This is the full extract from Swan's book in last weekend's SMH.

Thursday, August 21, 2014

Don't get too carried away with your bacteria

Microbiology: Microbiome science needs a healthy dose of scepticism : Nature News & Comment

I forgot to mention that Catalyst last week was the start of a 2 part story on microbiome science, and was very good.


But perhaps my "time travelling doctors who change history with fecal transplants" series needs to wait.... 

Wednesday, August 20, 2014

Black market continues

Black market boom lays bare a social divide in Colorado’s marijuana market | World news | Guardian Weekly

Yeah, yeah, it's early days yet, but this article about the black market reaction to legalisation of marijuana is interesting.   (One odd thing I have noticed in other articles too - the amount of medical marijuana sold in that state seems astronomical.) 

I would add one other observation - the issues with what happens to a black market for this particular drug is probably very, very different to the experience with alcohol and prohibition for the simple reason that making your own, good tasting and consistent quality alcoholic beverage is not as simple a matter as growing a dozen plants in your backyard.  The ease with which the black market can produce a "quality" product probably helps ensure it does not go away when the legalised, highly taxed, version becomes available. 

About the metadata freakout...

I find it a bit hard to understand the metadata privacy freakout, given that surely everyone should assume that any old bored 21 year old working late at an ISP could be looking up the browsing or message history of any customer he's interested in.   As for what the metamind of Google knows about what you were up to last night - well, what they don't know is probably easier to answer.

A key point I was interested in was "how long do ISPs currently hold metadata anyway?"  and according to the ABC, the answer seems to be this:

What Telcos/ISPs are doing?

There has been a proliferation of ISPs in Australia in recent years – there are now more than 200.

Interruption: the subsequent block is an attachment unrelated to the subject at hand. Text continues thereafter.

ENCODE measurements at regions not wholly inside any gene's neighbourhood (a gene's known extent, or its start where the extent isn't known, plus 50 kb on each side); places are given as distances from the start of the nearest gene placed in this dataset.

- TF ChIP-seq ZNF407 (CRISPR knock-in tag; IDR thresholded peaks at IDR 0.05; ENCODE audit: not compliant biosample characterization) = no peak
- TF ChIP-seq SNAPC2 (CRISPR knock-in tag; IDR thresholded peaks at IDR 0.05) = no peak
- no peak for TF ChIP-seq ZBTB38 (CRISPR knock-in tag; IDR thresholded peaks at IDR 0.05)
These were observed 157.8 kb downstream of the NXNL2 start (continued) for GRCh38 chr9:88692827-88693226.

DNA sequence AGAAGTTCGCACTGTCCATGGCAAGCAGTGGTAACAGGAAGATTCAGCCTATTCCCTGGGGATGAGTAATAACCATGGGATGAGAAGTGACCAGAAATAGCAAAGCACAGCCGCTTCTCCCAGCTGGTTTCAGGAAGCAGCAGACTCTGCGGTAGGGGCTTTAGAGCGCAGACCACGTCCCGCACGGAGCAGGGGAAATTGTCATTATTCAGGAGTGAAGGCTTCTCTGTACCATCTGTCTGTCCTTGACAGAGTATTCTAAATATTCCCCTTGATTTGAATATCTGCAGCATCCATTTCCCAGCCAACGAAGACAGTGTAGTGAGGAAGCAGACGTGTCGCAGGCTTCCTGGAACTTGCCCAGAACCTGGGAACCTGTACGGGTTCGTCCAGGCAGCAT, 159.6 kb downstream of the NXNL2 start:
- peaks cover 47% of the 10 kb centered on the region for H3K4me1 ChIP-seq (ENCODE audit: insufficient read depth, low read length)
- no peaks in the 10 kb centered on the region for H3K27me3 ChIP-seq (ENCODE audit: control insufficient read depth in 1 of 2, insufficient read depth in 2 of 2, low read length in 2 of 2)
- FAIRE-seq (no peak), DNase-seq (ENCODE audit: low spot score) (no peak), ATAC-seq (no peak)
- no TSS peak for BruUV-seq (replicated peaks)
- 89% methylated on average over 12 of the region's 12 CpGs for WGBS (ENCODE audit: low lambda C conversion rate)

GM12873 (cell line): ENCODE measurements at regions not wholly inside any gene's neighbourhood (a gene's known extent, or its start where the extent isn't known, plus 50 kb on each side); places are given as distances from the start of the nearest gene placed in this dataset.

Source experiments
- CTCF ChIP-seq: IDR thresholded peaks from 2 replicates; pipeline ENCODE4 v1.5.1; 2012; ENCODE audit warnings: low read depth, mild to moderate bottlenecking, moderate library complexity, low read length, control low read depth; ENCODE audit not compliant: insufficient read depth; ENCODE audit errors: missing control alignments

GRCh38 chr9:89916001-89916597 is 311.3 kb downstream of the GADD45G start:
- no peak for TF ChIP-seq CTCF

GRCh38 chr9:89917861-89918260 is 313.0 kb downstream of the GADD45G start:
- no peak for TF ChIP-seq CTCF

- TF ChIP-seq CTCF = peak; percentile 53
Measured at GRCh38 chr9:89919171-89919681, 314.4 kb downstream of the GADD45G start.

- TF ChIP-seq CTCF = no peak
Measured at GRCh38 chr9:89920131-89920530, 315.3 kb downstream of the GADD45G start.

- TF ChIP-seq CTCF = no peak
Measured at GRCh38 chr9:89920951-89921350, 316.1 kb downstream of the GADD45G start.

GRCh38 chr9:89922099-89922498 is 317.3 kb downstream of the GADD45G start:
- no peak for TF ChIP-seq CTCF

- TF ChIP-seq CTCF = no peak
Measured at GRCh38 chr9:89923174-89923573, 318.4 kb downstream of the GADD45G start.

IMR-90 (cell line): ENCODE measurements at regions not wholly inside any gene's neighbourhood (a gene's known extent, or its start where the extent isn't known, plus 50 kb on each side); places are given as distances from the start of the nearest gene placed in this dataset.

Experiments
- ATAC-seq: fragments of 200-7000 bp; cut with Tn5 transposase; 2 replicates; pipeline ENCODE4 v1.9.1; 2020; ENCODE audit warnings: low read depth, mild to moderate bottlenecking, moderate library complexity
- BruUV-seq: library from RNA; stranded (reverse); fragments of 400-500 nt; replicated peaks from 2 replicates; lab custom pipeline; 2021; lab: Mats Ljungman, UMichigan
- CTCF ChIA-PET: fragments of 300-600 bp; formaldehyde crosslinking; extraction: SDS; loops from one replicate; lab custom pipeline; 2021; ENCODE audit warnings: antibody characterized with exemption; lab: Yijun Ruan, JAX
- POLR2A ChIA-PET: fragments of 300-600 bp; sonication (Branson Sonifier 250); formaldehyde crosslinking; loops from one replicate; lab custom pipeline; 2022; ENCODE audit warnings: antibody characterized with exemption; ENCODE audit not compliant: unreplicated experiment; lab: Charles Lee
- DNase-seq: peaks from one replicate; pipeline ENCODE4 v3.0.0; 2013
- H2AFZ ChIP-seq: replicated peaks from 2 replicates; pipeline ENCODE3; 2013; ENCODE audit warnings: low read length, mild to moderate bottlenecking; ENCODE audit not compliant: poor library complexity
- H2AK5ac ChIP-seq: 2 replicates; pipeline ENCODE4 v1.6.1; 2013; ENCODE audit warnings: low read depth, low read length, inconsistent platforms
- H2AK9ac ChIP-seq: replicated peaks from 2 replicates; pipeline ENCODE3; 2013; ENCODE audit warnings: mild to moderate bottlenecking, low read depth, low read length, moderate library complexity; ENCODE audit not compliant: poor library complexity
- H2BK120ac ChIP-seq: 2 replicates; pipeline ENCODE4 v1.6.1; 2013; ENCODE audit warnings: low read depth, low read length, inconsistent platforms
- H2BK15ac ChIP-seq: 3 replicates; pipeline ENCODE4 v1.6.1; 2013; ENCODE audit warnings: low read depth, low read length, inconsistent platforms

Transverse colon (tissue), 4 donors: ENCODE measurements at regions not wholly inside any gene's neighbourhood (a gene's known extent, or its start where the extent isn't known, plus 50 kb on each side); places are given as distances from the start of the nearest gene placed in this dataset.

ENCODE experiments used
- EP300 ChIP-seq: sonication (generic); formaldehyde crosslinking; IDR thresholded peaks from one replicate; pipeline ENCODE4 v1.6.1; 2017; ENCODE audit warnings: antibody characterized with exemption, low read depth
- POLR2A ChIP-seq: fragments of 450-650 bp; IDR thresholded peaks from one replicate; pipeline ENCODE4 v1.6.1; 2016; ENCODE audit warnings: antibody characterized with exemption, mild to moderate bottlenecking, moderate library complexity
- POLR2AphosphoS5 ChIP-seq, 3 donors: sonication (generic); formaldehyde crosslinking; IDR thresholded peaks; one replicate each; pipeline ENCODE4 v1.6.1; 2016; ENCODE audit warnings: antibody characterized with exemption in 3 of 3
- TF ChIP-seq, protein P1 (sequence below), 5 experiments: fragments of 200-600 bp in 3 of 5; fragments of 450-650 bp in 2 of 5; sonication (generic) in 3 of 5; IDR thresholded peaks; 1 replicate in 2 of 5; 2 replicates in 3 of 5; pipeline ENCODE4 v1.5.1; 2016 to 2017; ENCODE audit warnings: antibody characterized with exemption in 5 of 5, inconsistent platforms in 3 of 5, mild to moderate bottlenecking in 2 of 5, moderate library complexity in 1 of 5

There are variations between each company on what data they store and for how long. Industry retention patterns vary from "months" to "years".
There has been a trend towards telcos/ISPs holding metadata for shorter periods of time.
Some telcos already hold data for seven to nine years, government officials say. Those companies would not be affected if the Government proposes a mandatory two-year retention of metadata.
and this:

What would be different for telcos/ISP with mandatory retention of metadata?

Nothing, if they are already holding it for more than two years.
Some telcos/ISPs who hold for shorter periods would be affected if the Government seeks to "standardise" a two-year retention period.
So, privacy freaks, is this another case of you  blithely living with something that hasn't had an effect on your life for like, 10 years or so, but now that the government wants to regulate it a tiny bit more it's full blown panic mode?

And as for Topher, a professional Tosser in my books, it is rather ridiculous to be suggesting that it is the ISPs themselves who want the change.

Update:   to be sure, if the argument was about who within the government metadata was being released to, and whether it was with or without warrant, and the purposes for which it was being sought - that's fine if there are outrageous cases, but I can't say I've seen such examples within Australia being publicised.

But the mere fact that the government is seeking to set a minimum standard for how long it is kept, when an unspecified number of ISPs are already keeping it for that long or longer,  well that's a minor issue when the main one is "how is it accessed".

Fan news

RET worries

I see that IPA aligned economists are getting all aroused at the prospect that, having lost out on the fake and hysterical free speech crisis they tried to whip up because Andrew Bolt wouldn't apologise for mistakes made in a column, they may have an Abbott government "win" on the Renewable Energy Target.   (The rumour being that key figures in the government are wanting to have it killed off entirely.)  Julie Novak, for example:



From what I can make out, the economics of electricity production in this large country are rather complicated, and in an ideal world, all countries would price carbon with consistency and at realistic levels to wean the planet off burning carbon, and all electricity production, retail and transmission would work the same across our own country, and you genuinely could have a situation where you let energy companies work it out for themselves without the need for the additional spur of a government mandated RET.

However, given the world (and Australia) is not so simple, the RET is one element of a multi-pronged approach to energy, and letting it stay does not represent an economic problem of any significance.   Removing it now that it has been in place for so long is actually a lot more trouble than it is even theoretically worth. 

And one thing is clear - given that the free marketeer economists aligned with the IPA have no problem at all with it actively promoting pubic and political disbelief that there is even a problem to address regarding climate change, their opinion on the merit of the RET is not worth a pinch of poop. 

Julie Novak is, of course, completely and ludicrously wrong in this morning's tweet, in response to a rare column in The Australian supporting the RET:



Get real, Julie.